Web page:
Alex Fennoy, co-chair of the St. Louis Regional Unbanked Task Force, credits that improvement in part to the group’s efforts. But, he said some families have built up a mistrust of banks over time.
“If your grandmother, mother, father, aunts, uncles were never banked and all you’ve seen was going to get money orders to pay bills, that’s what you’re going to do,” Fennoy said.
Urquilla sees this scenario reflected in many of the young people he works with. And when he does, he puts them on the spot.
“Typically, my response is, ‘So are you going to be content living where your grandma lives and living the same life that your grandma lived? If you expect your life to be any different, then you’ve got to do something different. And one of the biggest differences people can make is knowing how to use banks appropriately,’” Urquilla said.
Solutions That Make Sense
Helping people get involved in traditional banking is difficult because most people are unbanked by choice.
According to a Pew Foundation report, “the banked are not more satisfied than the unbanked.” In other words the unbanked are not less happy, but in many cases are setting themselves for financial failure.
There is no one-size-fits-all solution, but there are groups in Kansas City working to fix the problem.
Next Step KC is a nonprofit that encourages financial services for low- and moderate-income families. It provides free tax prep, and also guarantees small-dollar loans from bank partners. Urquilla, who is the executive director of the nonprofit thinks the small-dollar loan program helps fill the gap left by banks.
UMB is one of the program’s bank partners. Hagedorn said working with Next Step KC makes business sense for the bank.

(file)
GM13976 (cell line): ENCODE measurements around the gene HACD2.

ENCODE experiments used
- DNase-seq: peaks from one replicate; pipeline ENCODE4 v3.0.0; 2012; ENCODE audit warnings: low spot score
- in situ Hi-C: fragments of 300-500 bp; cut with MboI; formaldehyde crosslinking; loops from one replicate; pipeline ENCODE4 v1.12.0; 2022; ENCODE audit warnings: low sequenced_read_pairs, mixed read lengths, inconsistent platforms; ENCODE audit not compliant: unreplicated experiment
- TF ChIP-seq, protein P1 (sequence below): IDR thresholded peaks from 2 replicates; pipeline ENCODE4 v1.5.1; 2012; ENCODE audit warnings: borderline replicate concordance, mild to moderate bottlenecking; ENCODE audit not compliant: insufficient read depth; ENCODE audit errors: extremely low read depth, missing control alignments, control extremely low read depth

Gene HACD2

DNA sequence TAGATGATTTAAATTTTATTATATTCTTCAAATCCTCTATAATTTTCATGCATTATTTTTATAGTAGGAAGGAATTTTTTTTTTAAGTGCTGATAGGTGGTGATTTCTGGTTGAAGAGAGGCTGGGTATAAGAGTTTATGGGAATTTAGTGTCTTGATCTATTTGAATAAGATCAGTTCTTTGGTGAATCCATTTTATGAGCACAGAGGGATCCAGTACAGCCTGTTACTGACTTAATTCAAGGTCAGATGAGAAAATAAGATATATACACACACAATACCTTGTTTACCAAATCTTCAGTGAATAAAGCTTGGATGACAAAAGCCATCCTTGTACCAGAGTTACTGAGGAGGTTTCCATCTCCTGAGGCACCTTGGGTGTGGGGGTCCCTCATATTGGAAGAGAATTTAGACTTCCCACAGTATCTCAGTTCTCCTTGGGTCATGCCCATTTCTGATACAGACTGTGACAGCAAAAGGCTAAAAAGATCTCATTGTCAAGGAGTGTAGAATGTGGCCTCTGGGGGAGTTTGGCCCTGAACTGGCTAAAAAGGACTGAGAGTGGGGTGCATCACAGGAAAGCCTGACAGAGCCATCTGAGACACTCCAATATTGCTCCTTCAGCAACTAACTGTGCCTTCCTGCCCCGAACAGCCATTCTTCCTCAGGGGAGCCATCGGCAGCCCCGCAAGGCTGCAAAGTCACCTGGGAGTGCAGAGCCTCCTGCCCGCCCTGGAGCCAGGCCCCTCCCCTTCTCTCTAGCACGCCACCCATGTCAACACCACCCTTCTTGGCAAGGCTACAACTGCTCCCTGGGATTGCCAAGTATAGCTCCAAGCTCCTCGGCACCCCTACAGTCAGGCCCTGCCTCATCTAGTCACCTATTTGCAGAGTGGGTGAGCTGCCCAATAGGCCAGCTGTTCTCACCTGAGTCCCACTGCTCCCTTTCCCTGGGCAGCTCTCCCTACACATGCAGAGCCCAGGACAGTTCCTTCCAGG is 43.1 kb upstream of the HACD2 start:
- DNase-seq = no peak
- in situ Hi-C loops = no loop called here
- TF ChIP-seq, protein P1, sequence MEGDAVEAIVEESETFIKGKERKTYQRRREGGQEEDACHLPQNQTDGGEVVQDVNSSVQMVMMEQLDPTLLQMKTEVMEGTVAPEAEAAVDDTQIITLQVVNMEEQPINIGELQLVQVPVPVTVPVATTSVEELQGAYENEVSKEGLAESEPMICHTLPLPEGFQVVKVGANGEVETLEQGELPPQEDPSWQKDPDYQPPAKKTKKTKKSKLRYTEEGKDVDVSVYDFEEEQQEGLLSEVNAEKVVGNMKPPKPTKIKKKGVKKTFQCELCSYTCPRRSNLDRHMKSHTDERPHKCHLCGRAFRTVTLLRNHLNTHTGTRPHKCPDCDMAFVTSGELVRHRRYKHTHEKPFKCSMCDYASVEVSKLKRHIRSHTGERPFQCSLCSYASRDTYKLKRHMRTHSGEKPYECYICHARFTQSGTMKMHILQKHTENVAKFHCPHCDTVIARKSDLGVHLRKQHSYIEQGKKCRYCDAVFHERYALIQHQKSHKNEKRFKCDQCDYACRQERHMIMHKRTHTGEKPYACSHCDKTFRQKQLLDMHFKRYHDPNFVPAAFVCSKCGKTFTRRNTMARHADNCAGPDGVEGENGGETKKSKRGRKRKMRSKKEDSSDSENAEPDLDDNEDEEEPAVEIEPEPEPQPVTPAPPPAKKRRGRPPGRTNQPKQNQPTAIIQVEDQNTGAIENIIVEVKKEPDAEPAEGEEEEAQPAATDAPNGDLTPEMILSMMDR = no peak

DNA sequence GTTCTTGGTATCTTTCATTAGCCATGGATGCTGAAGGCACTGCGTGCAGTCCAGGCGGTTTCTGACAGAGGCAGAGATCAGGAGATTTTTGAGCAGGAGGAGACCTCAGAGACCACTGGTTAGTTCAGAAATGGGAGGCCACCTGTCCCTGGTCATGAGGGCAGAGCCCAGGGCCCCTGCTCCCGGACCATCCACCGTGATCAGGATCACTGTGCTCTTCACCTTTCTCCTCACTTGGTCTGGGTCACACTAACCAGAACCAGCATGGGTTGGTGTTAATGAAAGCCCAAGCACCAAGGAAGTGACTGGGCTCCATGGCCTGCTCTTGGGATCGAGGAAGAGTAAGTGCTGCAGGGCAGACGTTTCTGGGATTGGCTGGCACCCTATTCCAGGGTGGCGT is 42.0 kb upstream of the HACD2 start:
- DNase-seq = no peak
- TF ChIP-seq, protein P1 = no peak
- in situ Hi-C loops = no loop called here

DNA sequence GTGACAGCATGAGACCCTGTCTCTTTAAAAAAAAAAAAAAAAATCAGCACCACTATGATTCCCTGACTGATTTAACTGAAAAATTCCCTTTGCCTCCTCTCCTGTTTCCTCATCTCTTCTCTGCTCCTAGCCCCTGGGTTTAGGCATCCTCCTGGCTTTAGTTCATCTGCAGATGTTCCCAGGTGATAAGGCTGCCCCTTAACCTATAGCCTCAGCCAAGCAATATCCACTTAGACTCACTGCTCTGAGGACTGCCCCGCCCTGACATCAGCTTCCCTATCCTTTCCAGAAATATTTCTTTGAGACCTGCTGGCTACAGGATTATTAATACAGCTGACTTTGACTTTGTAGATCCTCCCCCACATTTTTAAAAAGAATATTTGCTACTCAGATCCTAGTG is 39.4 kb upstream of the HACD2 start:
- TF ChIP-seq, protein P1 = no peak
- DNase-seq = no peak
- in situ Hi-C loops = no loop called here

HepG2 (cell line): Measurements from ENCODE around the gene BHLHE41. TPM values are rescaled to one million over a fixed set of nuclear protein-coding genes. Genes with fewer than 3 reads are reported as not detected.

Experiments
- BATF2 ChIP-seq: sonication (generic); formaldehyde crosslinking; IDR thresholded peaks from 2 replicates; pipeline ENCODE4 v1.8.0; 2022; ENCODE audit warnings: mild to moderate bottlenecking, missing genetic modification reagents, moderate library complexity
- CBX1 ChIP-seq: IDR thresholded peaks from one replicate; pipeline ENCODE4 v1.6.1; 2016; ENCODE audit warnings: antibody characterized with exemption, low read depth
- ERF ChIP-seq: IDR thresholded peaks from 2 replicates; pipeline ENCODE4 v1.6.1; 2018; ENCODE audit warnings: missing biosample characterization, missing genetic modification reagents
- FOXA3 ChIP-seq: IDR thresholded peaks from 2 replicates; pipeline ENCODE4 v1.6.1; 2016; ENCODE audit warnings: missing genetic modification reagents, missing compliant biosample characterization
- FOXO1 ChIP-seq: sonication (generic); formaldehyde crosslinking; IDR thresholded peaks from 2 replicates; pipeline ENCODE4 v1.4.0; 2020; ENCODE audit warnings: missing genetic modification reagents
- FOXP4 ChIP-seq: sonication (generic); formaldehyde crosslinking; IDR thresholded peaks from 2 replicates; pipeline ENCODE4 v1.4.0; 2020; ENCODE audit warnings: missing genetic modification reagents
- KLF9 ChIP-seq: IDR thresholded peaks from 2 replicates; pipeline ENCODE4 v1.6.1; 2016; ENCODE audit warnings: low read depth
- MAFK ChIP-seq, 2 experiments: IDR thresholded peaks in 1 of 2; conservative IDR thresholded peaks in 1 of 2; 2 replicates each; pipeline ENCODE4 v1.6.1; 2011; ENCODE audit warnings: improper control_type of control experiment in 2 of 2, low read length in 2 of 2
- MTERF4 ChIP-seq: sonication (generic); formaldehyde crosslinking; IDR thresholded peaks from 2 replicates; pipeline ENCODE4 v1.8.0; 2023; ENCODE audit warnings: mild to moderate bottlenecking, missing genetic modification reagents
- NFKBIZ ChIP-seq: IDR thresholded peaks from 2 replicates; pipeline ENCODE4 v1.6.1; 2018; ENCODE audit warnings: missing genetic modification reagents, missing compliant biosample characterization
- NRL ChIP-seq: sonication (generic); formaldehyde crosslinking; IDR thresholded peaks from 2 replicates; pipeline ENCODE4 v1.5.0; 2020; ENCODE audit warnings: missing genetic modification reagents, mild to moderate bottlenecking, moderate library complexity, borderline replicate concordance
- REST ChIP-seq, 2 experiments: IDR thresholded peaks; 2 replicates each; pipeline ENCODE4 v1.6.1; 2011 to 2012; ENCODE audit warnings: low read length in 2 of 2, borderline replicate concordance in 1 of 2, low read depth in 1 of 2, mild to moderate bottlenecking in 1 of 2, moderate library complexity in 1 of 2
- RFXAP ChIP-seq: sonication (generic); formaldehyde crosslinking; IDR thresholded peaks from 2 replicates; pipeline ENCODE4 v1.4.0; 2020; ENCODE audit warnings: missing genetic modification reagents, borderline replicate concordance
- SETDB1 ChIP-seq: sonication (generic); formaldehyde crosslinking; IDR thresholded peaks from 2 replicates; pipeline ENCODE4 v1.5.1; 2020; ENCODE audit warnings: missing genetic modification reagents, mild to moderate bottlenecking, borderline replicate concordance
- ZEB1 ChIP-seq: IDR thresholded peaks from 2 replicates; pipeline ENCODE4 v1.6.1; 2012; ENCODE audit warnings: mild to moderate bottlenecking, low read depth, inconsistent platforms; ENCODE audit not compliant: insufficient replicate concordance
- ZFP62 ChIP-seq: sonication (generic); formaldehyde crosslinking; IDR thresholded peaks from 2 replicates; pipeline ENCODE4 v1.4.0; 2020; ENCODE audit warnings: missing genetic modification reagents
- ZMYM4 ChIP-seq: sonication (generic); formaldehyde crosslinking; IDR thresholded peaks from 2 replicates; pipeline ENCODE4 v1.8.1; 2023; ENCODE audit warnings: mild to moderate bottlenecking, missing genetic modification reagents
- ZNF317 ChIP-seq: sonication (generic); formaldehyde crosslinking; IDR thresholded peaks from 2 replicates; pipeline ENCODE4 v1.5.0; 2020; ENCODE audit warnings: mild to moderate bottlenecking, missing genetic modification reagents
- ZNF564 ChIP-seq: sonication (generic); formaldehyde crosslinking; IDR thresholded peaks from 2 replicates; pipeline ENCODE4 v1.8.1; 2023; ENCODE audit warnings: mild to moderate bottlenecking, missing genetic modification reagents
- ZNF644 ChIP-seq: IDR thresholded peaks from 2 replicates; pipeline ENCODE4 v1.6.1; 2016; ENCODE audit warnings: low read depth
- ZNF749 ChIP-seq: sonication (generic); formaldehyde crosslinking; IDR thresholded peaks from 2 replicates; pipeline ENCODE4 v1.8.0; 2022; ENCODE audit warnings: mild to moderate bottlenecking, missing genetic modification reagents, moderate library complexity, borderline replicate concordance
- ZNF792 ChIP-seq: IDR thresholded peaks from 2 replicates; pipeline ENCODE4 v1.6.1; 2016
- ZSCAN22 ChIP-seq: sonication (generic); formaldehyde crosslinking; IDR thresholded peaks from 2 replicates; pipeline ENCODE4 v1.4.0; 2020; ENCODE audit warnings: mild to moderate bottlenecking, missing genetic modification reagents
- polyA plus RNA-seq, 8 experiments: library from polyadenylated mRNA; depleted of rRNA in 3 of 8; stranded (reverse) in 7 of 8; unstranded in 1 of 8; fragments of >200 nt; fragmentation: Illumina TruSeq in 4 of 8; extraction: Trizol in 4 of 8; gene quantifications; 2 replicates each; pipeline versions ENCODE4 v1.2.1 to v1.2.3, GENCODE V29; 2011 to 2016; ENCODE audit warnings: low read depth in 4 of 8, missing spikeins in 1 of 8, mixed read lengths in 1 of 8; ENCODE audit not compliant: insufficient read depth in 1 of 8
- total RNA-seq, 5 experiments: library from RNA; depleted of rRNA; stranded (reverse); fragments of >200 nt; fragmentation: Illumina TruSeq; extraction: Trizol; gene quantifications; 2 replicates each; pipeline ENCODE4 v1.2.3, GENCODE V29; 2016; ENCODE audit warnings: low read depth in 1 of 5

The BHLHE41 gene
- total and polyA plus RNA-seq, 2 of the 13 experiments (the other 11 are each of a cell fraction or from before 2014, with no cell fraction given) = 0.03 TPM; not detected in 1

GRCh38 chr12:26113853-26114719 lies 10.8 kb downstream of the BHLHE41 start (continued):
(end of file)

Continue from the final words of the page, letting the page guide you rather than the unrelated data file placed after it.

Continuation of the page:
“It’s awfully hard to make money on loans that are a couple hundred dollars, so when you do that through a nonprofit, when you’re vetting it, you’re taking all those fixed costs out of the bank and it can be profitable for us,” Hagedorn said.
Some employers are loading paychecks directly onto prepaid debit cards, which is sort of a gateway to the banked world.
This is what LaJua Manning does. Her agency deposits her paychecks directly onto a prepaid debit card. It’s easier than working just in cash, she said.
“I don’t have to worry about paying to cash the check or anything,” she said. “It’s like it’s free. I don’t have to worry about nothing.”
In St. Louis, an initiative called Bank-On Save-Up grew out of the St. Louis Regional Unbanked Task Force. It’s a partnership between 18 financial institutions and 42 other community partners. The goal is to provide low and moderate income St. Louis families with access to affordable financial services.
Having so many organizations involved in the effort has lowered the percentage of unbanked people in St. Louis, Fennoy said. Similar efforts in Kansas City haven’t yet borne fruit.
“Building a partnership in the beginning is really where all of our success comes from,” he said.
The FDIC has an initiative called the Alliance for Economic Inclusion (AEI) that addresses the unbanked problem with community partners.
The group’s Kansas City branch says it plans to “significantly reduce the unbanked population by the year 2020.” Their next meeting to discuss the plan is at 8 a.m. Aug. 19 at the Plaza Library.
KCPT and the Hale Center for Journalism present “Getting By,” a series of stories and discussions examining the impact of inequality in KC, at kcpt.org/gettingby. How do you ‘get by’ in KC? You can join our discussion, here.